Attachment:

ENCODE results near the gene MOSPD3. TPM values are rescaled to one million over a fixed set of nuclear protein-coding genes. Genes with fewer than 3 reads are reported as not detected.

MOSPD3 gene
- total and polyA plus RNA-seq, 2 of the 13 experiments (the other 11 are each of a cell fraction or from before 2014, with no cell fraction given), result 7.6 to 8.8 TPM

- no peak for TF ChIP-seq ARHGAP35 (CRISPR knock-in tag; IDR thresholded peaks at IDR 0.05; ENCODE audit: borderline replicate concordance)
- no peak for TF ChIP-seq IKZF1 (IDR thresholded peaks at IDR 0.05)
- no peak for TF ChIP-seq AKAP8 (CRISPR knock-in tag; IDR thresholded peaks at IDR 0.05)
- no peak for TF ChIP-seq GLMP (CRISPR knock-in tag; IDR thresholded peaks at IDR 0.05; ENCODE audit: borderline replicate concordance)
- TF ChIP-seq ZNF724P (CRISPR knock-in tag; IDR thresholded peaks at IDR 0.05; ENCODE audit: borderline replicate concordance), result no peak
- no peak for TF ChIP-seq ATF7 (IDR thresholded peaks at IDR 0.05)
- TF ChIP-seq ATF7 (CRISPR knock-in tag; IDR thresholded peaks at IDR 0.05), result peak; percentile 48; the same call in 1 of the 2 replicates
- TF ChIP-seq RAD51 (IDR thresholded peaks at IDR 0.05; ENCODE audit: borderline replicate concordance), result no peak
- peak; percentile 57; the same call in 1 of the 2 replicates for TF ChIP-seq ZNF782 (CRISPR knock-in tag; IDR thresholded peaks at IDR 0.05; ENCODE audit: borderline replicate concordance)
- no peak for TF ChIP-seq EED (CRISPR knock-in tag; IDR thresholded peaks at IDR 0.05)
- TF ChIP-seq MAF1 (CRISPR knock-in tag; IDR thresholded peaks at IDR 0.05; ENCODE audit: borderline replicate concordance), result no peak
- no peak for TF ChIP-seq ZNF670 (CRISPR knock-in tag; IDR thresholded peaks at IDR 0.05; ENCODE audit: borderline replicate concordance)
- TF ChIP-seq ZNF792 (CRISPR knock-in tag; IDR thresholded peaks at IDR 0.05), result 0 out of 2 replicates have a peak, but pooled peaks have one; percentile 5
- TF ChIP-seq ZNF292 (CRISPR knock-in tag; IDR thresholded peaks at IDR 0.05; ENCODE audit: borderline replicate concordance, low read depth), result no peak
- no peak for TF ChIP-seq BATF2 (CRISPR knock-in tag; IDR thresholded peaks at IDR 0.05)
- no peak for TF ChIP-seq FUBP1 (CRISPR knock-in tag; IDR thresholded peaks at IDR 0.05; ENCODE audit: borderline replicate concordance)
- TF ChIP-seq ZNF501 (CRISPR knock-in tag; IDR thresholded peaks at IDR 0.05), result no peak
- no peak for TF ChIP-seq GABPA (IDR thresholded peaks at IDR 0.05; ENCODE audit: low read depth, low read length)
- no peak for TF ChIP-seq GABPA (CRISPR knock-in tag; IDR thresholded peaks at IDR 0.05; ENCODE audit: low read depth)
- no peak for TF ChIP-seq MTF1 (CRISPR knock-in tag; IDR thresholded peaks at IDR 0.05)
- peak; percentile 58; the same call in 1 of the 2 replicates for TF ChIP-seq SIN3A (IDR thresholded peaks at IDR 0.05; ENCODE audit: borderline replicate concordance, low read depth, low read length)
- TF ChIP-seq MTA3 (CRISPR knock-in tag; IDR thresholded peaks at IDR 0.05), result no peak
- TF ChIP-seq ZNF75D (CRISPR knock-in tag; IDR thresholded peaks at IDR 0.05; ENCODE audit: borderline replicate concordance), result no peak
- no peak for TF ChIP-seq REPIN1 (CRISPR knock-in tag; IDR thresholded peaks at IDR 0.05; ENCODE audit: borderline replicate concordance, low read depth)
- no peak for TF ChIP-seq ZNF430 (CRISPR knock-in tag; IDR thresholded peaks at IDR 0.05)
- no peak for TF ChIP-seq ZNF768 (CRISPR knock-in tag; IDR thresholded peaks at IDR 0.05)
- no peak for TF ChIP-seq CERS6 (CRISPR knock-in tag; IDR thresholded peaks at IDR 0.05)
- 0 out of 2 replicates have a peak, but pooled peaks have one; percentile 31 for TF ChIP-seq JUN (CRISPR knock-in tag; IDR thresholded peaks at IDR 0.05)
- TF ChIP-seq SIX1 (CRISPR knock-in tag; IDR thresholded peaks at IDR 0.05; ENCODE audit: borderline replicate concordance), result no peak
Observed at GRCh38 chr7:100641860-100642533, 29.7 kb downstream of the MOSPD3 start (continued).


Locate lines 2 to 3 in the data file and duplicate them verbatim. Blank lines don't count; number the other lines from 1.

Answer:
MOSPD3 gene
- total and polyA plus RNA-seq, 2 of the 13 experiments (the other 11 are each of a cell fraction or from before 2014, with no cell fraction given), result 7.6 to 8.8 TPM